100% Like It
1 Arizona Memorial Pl
, HI 96818
A must-do experience for anyone visiting or moving to Hawaii.
General: Cost: Free
General: Cost: Paid
General: Has Gift Shop
General: National Park
General: Photo Opportunity
Sightseeing: Great Views
Cultural & Historical: Historic / Landmarks
Cultural & Historical: Memorials / Statues
Cultural & Historical: Museum / Art Center
"Yesterday, December 7, 1941 — a date which will live in infamy — the United States of America was suddenly and deliberately attacked by naval and air forces of the Empire of Japan." - Franklin Delano Roosevelt, 32nd President of the United States
We've all heard that quote, right? Pearl Harbor is one of those must do activities if you are visiting the islands or just moved here. It's a pretty amazing site to see and you can learn a ton about the attack and WWII in general here.
First, let's talk about Pearl Harbor "the place". It's located on the south shore of O'ahu, a bit west of Daniel K. Inouye International Airport (HNL), is the largest natural harbor in Hawaii, and was named "Pearl Harbor" because they used to harvest pearl oysters here.
Pearl Harbor is now mainly known for the Japanese attack on December 7, 1941 and the current day World War II Valor in the Pacific National Monument.
The first thing to know before coming here is that this is more than just one memorial. The one most people seem to associate with Pearl Harbor is the USS Arizona Memorial. The USS Arizona was hit by a Japanese armor piercing bomb right in the forward ammunition magazine which set off a massive explosion, sinking the ship, and killing 1,177 crewmen.
The USS Arizona Memorial is the large, white memorial you see "floating" out in the harbor and that you can actually go to and walk in after watching a 23 minute movie on the attack of Pearl Harbor. This memorial one of the Free Things To Do In Hawaii! Yes, free! Note that small children might freak out due to the loud explosions in the movie (archival footage enhanced with modern day audio) and / or some of the semi-graphic footage (there is an overturned dead body floating in the water during one scene for example). Once you enter the movie theater you won't have any chance to use a bathroom for at least one hour.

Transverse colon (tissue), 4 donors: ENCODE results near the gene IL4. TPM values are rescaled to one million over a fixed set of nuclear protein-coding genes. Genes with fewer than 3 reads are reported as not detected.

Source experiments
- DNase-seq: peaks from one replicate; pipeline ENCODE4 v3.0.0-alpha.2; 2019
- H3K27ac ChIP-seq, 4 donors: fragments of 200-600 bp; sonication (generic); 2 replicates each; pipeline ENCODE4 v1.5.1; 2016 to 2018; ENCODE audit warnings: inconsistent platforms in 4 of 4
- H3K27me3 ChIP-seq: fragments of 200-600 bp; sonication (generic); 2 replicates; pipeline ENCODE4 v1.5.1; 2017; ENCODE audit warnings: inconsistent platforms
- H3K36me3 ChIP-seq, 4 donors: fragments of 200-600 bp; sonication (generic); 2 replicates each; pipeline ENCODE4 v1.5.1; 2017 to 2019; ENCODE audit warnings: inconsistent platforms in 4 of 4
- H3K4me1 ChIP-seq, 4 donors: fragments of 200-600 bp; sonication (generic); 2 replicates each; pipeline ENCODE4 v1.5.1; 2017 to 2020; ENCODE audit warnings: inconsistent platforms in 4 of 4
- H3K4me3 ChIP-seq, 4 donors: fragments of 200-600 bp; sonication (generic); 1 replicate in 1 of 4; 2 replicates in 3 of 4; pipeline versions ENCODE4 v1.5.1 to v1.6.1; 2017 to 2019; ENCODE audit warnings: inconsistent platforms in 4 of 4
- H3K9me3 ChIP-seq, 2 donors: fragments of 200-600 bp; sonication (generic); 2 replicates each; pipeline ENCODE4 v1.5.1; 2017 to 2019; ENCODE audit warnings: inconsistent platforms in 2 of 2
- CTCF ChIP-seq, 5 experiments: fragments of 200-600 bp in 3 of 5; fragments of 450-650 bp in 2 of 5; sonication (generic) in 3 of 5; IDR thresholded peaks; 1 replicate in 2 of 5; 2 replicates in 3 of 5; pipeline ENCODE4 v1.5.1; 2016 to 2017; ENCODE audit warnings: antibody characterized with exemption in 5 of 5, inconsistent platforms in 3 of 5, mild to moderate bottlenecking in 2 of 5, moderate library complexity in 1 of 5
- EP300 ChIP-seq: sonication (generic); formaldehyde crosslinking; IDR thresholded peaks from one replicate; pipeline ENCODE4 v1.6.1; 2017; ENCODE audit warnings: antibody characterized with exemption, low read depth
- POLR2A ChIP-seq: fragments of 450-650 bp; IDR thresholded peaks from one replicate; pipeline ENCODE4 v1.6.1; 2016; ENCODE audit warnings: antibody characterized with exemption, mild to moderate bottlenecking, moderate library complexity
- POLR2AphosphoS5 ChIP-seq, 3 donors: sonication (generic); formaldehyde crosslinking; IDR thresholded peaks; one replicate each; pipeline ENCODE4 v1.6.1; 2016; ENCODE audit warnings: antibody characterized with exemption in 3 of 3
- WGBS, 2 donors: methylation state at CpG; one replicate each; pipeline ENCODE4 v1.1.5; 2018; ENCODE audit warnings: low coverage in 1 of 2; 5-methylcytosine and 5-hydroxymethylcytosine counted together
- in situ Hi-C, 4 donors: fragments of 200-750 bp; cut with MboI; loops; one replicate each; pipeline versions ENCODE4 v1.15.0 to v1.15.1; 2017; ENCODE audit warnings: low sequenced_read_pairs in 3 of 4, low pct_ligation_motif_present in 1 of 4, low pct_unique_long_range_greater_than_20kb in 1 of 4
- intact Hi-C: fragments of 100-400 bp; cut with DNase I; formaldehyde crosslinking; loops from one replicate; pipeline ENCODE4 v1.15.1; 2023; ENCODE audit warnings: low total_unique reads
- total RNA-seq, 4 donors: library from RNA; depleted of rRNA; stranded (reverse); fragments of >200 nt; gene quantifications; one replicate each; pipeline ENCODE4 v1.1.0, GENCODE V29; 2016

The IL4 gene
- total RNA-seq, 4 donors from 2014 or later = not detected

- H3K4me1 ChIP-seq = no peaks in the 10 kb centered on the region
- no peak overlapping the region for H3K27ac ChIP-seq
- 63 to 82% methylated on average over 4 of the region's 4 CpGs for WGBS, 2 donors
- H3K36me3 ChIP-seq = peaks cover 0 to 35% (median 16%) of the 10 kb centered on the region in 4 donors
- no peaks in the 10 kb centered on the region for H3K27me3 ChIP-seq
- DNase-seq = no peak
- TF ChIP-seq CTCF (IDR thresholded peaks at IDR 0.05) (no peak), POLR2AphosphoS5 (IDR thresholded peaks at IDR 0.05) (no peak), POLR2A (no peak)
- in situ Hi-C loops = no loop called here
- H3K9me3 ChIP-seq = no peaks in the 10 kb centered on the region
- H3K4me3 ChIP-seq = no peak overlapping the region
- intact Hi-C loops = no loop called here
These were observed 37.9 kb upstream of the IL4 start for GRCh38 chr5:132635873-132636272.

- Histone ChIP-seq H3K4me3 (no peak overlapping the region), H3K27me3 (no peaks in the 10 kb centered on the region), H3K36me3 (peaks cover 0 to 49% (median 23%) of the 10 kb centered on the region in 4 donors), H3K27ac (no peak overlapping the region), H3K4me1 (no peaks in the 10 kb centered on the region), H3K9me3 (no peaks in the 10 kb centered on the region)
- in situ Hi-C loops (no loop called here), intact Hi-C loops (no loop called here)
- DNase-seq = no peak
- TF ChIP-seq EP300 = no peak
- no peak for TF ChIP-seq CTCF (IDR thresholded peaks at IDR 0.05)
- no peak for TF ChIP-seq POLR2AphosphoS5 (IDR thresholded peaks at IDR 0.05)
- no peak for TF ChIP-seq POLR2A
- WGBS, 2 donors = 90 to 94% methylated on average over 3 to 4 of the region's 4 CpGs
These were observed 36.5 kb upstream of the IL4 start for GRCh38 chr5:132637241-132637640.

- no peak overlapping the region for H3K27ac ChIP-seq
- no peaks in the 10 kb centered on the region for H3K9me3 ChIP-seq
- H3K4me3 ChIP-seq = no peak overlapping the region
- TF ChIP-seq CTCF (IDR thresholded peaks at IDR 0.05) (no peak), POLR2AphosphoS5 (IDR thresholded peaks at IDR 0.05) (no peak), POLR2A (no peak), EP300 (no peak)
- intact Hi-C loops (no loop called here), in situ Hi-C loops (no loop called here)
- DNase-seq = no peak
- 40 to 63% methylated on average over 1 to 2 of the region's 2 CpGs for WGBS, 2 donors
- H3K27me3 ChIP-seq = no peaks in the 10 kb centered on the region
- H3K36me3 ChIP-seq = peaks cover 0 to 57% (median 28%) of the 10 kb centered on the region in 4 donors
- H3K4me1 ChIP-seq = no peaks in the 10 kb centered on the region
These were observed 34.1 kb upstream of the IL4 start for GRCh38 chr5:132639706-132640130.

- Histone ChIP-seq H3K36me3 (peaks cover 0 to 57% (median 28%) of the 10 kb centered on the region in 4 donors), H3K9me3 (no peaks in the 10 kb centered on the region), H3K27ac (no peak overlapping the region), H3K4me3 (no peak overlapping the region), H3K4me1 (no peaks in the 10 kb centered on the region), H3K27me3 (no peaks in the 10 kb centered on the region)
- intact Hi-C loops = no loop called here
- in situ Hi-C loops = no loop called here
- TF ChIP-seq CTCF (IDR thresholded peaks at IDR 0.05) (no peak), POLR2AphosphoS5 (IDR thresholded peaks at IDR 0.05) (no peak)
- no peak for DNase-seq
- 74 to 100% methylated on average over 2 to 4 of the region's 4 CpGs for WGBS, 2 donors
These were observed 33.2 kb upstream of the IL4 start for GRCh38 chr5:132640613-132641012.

You then hop on a boat to go to the actual memorial which floats over the sunken USS Arizona battleship. Inside it has the names of the men who lost their lives on the Arizona, many who are still trapped inside the ship to this day. It is a tomb. The ship still leaks diesel fuel and oil which you'll see floating to the surface. They call the leaking oil the "black tears". It's strange, it's interesting, it's worth seeing.
Once you're done with the USS Arizona Memorial you may want to check out the Battleship Missouri Memorial. This is the ship that General MacArthur accepted the unconditional surrender from the Japanese on September 2, 1945 that ended WWII. You can explore the decks of the "Mighty Mo" which is three football fields long and twenty stories tall. You can stand on the Surrender Deck and see the documents that ended the war. Tours are available that will give you special access to otherwise restricted areas. Grab a picture next to the massive 16 inch guns that could shoot a 2,700 pound shell over 23 miles.
Moving along on your tour, you can check out the USS Bowfin Submarine Museum & Park. The Bowfin was one of the 288 submarines involved in the war. You can go inside it's claustrophobic interior to see the torpedo room, engine room, and sleeping quarters and gain a new appreciation for those who serve on subs!